The Washington Post: She Was Headed to a Locked Psych Ward Until an ER Doctor Made a Startling Discovery
The Washington Post recently interviewed Cedars-Sinai Marina del Rey Hospital emergency medicine physician Elizabeth Mitchell, MD, and Cedars-Sinai Medical Center neurosurgeon Ray M. Chu, MD, about how they diagnosed and treated a rare brain condition in Chloe Kral, ending years of anguish.
When Mitchell met Kral in the emergency department at Cedars-Sinai Marina del Rey Hospital, the young woman was agitated and incoherent. Kral had arrived in a police car and had been placed on an involuntary mental-health hold after becoming violent at her prior treatment center. Following a physical exam, Kral was to be transferred to a psychiatric hospital.
Kral's mental and physical health had been deteriorating for years after an apparent case of severe depression forced her to drop out of college. Strange symptoms—loss of balance, urinary incontinence and loss of the ability to function—had landed Kral in a residential treatment center and now the emergency department.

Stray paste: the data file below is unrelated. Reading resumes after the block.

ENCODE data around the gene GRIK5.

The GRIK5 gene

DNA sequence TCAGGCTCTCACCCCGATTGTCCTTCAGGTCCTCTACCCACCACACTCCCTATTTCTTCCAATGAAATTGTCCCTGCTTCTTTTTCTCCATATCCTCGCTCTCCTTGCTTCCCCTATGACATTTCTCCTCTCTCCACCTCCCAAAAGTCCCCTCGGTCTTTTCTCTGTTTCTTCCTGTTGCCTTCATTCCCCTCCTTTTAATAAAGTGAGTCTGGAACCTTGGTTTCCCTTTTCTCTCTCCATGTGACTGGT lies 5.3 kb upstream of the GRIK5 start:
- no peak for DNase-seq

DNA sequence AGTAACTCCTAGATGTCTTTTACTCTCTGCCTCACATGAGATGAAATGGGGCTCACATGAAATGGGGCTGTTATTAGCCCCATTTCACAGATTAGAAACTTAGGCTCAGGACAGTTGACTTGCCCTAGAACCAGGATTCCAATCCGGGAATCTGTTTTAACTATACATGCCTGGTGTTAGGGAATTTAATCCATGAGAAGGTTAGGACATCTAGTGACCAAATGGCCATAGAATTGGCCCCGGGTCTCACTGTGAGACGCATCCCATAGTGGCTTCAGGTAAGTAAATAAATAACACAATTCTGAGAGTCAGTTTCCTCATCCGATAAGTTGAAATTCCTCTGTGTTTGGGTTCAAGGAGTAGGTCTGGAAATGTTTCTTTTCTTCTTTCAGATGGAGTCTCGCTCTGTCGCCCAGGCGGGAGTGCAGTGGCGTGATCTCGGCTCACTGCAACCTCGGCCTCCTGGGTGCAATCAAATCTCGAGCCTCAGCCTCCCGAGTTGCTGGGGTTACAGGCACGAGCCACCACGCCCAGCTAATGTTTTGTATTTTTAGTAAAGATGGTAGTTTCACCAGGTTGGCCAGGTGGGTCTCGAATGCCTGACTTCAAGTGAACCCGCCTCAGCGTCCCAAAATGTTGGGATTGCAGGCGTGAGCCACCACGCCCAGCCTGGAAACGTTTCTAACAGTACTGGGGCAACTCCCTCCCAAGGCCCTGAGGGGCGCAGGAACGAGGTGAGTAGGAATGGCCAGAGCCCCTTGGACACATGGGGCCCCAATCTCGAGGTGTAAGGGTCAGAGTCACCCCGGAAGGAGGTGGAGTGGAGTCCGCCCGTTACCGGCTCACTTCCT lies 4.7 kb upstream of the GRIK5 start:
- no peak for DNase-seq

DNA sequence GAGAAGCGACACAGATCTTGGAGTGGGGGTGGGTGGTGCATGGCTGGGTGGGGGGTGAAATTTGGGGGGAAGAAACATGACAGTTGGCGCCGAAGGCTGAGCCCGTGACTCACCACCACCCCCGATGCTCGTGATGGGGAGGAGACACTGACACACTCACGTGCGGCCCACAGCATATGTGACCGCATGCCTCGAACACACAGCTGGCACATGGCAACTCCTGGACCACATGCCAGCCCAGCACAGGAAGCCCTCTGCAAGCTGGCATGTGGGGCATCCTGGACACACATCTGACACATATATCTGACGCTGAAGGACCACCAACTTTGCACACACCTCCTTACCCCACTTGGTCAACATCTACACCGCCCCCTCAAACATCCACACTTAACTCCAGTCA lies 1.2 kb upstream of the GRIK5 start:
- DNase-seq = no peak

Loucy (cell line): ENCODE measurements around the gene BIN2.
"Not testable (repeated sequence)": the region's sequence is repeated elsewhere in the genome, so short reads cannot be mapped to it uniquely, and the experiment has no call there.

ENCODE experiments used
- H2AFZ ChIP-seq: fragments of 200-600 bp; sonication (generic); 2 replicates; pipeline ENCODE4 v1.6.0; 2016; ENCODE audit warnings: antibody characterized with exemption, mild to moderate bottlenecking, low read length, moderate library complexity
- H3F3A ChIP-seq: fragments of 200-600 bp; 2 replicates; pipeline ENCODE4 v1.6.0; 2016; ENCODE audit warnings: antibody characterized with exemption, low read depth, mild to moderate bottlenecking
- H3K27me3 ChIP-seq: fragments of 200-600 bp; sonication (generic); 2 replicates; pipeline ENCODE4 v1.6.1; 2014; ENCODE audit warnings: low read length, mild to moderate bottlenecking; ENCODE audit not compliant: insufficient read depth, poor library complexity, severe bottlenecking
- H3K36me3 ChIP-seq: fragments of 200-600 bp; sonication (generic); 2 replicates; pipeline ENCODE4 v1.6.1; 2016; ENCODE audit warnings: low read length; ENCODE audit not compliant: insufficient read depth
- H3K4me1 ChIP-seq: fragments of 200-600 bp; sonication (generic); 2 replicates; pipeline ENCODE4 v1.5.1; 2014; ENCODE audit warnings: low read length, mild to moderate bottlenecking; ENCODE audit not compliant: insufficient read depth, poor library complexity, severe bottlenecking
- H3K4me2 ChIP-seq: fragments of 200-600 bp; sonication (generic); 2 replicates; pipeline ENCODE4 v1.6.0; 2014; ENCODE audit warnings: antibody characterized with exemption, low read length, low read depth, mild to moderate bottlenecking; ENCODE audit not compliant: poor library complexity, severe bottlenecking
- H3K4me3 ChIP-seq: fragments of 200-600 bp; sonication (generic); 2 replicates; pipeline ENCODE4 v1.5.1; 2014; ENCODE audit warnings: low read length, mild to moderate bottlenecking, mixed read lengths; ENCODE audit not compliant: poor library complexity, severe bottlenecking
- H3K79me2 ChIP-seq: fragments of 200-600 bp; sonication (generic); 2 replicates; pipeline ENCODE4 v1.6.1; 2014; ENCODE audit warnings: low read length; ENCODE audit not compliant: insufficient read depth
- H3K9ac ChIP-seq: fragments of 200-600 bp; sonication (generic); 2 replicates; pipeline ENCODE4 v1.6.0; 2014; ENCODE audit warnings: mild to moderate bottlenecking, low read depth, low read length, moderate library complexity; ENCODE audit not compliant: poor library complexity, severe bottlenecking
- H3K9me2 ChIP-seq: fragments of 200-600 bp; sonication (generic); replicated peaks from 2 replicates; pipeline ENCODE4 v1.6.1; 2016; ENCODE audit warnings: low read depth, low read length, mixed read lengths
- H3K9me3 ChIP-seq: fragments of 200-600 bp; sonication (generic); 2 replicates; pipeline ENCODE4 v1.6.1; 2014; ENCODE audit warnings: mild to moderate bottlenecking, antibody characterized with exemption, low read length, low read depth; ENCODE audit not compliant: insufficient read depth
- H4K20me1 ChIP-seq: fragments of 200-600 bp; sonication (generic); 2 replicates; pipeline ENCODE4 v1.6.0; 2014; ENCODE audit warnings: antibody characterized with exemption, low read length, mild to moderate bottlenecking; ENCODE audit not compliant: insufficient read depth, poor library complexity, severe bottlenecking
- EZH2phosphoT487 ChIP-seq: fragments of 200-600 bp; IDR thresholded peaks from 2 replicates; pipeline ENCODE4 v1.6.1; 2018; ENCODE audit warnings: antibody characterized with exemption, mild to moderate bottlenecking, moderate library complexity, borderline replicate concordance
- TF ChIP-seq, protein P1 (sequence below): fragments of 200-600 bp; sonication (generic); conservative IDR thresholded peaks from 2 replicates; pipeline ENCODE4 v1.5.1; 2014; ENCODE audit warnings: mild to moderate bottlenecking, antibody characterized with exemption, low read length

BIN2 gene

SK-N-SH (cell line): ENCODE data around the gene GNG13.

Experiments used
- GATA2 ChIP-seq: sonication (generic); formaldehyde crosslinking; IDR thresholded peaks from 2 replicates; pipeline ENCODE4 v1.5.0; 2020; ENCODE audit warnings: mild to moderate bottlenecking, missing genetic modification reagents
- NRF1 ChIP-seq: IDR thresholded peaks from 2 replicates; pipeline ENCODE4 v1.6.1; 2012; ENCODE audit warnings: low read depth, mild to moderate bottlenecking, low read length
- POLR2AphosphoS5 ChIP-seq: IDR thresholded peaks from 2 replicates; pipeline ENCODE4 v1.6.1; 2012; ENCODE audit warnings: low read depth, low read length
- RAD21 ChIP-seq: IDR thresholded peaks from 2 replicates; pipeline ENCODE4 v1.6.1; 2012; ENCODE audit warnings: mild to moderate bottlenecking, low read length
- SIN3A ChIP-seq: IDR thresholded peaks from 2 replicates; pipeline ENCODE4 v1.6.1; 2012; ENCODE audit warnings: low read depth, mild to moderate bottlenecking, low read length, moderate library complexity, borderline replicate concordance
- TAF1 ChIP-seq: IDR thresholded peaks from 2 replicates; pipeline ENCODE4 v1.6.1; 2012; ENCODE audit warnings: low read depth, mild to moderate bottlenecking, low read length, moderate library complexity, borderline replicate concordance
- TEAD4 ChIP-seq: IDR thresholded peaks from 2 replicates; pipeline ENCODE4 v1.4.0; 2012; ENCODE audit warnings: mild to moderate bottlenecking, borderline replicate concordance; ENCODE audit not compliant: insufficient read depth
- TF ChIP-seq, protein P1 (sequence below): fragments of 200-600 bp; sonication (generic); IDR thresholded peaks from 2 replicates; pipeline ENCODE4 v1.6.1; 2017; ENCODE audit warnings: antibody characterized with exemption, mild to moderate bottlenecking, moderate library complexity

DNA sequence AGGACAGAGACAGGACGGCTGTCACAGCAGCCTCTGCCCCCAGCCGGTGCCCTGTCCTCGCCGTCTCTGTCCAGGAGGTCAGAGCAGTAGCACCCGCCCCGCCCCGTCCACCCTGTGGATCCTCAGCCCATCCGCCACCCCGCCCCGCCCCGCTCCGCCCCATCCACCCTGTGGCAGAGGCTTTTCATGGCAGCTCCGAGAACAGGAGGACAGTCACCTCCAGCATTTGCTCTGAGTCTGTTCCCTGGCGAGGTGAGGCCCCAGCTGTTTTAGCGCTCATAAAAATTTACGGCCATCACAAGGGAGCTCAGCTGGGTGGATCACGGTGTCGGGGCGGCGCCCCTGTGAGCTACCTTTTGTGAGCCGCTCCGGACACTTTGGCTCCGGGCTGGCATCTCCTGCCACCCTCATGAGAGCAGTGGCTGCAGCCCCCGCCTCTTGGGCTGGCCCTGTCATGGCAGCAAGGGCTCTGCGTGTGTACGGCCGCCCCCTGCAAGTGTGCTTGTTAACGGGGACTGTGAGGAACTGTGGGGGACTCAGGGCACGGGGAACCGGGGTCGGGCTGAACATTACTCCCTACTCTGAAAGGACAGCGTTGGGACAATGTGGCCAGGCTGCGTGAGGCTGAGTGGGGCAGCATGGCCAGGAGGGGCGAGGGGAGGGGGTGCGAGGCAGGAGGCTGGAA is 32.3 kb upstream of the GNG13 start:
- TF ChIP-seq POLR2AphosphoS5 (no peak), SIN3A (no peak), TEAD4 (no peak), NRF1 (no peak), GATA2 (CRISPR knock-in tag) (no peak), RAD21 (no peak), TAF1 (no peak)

Mitchell told The Washington Post she listened to a gut instinct and ordered a CT scan of Kral's head. The scan revealed that Kral had hydrocephalus, an accumulation of fluid in the brain, that had been undiagnosed for years. It was the most severe case of hydrocephalus that Mitchell had ever encountered.
"I was speechless,” Mitchell told The Washington Post. “All I could think was ‘How did no one figure this out?"
A narrowing in Kral's brain cavities that was present at birth had caused the condition, Chu told The Washington Post, and her brain had compensated until it no longer could. The issue might have been diagnosed sooner had she shown more typical symptoms of hydrocephalus, such as headaches, double vision or nausea.
Chu performed a procedure where a permanent pathway is created to relieve the pressure and the fluid in the brain. When he saw Kral several months after the surgery "she was a totally different person," he told The Washington Post, adding that a psychiatric diagnosis can sometimes "pigeonhole" a patient. "It’s a cautionary tale."
Click here to read the complete article from The Washington Post.